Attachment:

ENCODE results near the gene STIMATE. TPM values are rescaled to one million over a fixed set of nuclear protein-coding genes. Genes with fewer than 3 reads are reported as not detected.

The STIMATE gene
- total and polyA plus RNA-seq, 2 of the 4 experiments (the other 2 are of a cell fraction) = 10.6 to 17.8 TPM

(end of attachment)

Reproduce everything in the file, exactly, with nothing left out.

ENCODE results near the gene STIMATE. TPM values are rescaled to one million over a fixed set of nuclear protein-coding genes. Genes with fewer than 3 reads are reported as not detected.

The STIMATE gene
- total and polyA plus RNA-seq, 2 of the 4 experiments (the other 2 are of a cell fraction) = 10.6 to 17.8 TPM